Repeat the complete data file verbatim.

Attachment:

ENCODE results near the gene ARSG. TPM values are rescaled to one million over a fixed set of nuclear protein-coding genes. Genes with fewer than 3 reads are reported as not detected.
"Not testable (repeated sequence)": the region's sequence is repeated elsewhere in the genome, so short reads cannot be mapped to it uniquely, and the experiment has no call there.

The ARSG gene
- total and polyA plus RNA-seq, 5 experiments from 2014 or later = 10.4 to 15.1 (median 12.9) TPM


ENCODE results near the gene ARSG. TPM values are rescaled to one million over a fixed set of nuclear protein-coding genes. Genes with fewer than 3 reads are reported as not detected.
"Not testable (repeated sequence)": the region's sequence is repeated elsewhere in the genome, so short reads cannot be mapped to it uniquely, and the experiment has no call there.

The ARSG gene
- total and polyA plus RNA-seq, 5 experiments from 2014 or later = 10.4 to 15.1 (median 12.9) TPM